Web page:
Stranger than fiction - Slumdog Millionaire Review

Guest Post by Saurabh Bajpai

Is Slumdog -

a) Beautiful

b) Brings the true colors of India alive

c) One of the best works of Danny Boyle

d) None of the above

No you don't get 20 million rupees for answering this correctly (yeah I know million and rupees together sound like a duet with Kumar Sanu and Ila Arun). If you are mathematically challenged as I am, then it means 2 crore rupees – Kaun Banega Crorepati Dwittiya – rings a bell? Only difference in the movie is that the show is probably both hosted and sponsored by Mr. India aka Prem Kumar aka Anil Kapoor. This explains why he doesn't want a "chaiwala" – a slumdog to win 20 million bucks. Didn't Anil play a slumdog himself in like 1000 movies?

By the time I started to watch Slumdog, the "Awsomeness" of the movie had already been fed to me through movie reviews, blogs, imdb ratings and even gtalk status messages of people. The reputation was already built to a point from where it could have only gone down. But what surprised me was that it didn't just go down – it plummeted.

When Danny Boyle was reading Vikas Swarup's Q&A he had probably thought that it would be okay to show an illiterate Indian speak in heavy American accented English – Obviously he did not consider making the movie in Hindi or worse in Marathi - "After all I am not Mel Gibson who can dare make a movie in the ancient Maya language that no one understands but the screenwriter" – right Mr. Boyle?. But then he came to India, did his research and got carried away with the tone and tenor of Indian way of greeting other's mothers and sisters. So now when the Mumbai police constable (Our very own kallu mama) hits our slumdog in the head asking him to talk, he doesn't say "Asshole talk"… he says "Bhosadike talk". The characters when talking in English still address "Maa" "Behens" in quintessential Indian way. Oh yes Mr Boyle I forgot you wanted to show real India to the west and to the Academy award jury – the India as seen by the great visionary "no one" named Vikas Swarup.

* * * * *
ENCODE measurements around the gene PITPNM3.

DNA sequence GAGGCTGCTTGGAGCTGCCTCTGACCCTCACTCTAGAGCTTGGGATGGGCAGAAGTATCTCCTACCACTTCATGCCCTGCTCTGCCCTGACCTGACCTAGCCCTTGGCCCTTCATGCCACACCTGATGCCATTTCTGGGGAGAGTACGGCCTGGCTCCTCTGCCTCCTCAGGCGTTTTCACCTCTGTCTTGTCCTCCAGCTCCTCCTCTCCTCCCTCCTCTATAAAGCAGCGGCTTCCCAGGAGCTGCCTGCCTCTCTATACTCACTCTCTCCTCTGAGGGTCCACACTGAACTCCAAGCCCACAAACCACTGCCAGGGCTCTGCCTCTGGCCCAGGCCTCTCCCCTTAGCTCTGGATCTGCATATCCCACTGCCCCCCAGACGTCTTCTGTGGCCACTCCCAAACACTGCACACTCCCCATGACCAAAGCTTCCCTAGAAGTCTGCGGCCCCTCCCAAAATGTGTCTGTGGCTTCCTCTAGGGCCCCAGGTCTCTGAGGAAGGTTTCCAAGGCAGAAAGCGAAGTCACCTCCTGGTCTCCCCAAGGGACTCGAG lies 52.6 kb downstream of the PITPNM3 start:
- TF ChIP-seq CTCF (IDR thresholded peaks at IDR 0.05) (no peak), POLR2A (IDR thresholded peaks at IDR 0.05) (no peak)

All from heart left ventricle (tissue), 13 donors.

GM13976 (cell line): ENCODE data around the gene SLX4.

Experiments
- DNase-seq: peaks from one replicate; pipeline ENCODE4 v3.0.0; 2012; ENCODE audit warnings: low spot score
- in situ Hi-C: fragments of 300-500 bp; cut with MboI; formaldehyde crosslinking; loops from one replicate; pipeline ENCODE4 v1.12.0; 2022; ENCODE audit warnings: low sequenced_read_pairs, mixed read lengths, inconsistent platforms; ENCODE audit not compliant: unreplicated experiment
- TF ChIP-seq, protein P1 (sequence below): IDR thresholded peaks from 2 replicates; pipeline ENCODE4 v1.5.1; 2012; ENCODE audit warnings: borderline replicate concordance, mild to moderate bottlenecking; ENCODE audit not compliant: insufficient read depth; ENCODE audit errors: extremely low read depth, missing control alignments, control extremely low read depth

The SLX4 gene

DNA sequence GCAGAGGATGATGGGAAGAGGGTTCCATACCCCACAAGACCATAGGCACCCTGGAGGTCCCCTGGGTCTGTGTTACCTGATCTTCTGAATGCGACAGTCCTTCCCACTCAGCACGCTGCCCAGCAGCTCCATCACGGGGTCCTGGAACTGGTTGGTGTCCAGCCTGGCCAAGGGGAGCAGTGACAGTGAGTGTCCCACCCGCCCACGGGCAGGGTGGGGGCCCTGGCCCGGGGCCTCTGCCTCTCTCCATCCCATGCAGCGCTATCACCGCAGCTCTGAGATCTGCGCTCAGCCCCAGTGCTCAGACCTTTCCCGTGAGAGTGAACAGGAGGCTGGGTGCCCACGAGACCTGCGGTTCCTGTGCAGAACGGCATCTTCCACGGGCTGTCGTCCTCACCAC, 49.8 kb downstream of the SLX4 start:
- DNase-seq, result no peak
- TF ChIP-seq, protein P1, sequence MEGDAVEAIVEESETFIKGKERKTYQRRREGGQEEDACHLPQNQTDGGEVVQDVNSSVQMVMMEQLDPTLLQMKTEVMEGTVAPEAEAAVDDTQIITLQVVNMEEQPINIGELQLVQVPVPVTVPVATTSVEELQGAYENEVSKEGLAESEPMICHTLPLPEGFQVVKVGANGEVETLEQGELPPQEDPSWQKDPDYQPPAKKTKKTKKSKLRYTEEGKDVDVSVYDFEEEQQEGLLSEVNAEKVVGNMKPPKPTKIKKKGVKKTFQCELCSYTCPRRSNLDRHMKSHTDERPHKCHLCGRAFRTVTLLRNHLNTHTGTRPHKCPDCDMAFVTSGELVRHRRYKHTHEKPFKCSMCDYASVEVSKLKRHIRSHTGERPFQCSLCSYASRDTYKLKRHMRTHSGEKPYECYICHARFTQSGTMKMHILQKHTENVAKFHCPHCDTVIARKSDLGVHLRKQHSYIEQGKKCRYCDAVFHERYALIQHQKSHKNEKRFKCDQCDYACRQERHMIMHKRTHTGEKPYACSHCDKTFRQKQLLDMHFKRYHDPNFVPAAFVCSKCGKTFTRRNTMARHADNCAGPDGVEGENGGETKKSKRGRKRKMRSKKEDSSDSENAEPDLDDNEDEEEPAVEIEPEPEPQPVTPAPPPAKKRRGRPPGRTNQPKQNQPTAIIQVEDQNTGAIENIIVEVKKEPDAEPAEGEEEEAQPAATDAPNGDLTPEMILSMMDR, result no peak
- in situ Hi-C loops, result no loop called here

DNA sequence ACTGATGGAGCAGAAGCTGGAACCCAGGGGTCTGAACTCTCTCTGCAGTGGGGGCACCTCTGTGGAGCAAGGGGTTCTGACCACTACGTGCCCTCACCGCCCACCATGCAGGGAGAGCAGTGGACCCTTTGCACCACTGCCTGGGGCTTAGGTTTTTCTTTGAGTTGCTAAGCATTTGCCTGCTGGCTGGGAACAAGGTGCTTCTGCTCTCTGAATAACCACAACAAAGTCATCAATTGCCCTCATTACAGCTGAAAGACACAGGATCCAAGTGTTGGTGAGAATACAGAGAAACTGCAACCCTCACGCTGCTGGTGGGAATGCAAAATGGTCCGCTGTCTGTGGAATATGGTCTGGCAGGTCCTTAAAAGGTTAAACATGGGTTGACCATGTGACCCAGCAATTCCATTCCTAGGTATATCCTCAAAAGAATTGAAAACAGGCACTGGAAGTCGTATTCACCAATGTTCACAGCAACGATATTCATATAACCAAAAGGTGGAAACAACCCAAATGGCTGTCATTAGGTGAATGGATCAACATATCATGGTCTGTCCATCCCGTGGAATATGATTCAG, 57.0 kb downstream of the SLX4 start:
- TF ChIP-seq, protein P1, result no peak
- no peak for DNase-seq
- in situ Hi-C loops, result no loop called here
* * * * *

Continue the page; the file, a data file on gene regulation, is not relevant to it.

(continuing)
But then I will have to give it to Boyle for sparing the viewers the horror of a protagonist named Ram Mohammed Thomas as Vikas calls his slumdog (or wait was it Ram Mohammed Jain Batliwala Singh Thomas – Vikas should have been more secular). Of course this is not a review of Q & A and not a comment on the ilk of Vikas Swarup (though I will get to it very soon), so let me get back to the movie.

What is wrong with this critically acclaimed "thrill packed social documentary on India" ?

The problem is that the movie treads a very thin line between a "social commentary" and "thrill packed fiction" and ends up being neither. On one hand the movie revolves around Indian slums which makes every non Indian (and sometimes Indian too) stare at the screen with mouth open and gasp at the utter meaninglessness of life here and then on the other hand it showcases a filmy love story where a tea maker suddenly appears on a big ass TV show and claims that he is there just because his lady love would be watching this show. Yawwwn. The movie rocks you back and forth from the scenes where the director tries to educate his audience about India to the fairy tale of damsel in distress and knight in shining armor, of heroes and villains and sidekicks.